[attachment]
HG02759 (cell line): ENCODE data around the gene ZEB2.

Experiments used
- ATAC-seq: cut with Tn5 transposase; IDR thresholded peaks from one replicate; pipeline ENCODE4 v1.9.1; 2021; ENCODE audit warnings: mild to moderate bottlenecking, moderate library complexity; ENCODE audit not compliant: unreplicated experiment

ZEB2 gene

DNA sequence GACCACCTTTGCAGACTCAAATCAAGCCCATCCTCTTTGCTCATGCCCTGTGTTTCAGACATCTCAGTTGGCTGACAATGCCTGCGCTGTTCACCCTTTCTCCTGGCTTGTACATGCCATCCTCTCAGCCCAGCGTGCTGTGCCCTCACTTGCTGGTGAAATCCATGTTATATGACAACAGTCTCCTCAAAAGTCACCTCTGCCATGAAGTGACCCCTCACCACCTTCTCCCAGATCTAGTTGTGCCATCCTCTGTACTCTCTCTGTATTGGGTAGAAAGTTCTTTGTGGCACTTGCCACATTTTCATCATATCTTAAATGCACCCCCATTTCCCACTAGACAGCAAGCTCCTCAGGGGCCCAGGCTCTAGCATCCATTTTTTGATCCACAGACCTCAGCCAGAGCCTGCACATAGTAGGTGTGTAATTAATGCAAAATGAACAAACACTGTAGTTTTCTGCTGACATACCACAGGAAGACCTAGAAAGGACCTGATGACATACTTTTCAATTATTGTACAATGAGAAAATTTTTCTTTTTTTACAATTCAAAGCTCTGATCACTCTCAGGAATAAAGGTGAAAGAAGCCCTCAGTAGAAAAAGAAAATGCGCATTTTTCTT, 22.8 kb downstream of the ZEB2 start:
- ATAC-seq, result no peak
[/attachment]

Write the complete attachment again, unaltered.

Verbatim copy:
HG02759 (cell line): ENCODE data around the gene ZEB2.

Experiments used
- ATAC-seq: cut with Tn5 transposase; IDR thresholded peaks from one replicate; pipeline ENCODE4 v1.9.1; 2021; ENCODE audit warnings: mild to moderate bottlenecking, moderate library complexity; ENCODE audit not compliant: unreplicated experiment

ZEB2 gene

DNA sequence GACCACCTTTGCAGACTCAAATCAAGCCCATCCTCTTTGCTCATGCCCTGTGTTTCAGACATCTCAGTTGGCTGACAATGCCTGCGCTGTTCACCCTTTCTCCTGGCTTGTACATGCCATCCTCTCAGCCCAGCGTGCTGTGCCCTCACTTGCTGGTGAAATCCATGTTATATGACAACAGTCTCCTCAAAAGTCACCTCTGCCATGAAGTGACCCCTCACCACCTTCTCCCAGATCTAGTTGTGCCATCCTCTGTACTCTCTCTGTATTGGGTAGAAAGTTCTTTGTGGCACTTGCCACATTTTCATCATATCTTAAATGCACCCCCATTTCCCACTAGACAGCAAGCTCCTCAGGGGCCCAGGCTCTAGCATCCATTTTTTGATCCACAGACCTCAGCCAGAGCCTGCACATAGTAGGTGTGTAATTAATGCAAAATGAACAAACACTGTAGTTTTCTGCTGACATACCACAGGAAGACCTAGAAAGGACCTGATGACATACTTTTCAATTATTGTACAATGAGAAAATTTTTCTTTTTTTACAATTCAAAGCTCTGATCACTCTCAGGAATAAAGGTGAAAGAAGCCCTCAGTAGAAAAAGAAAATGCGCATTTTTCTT, 22.8 kb downstream of the ZEB2 start:
- ATAC-seq, result no peak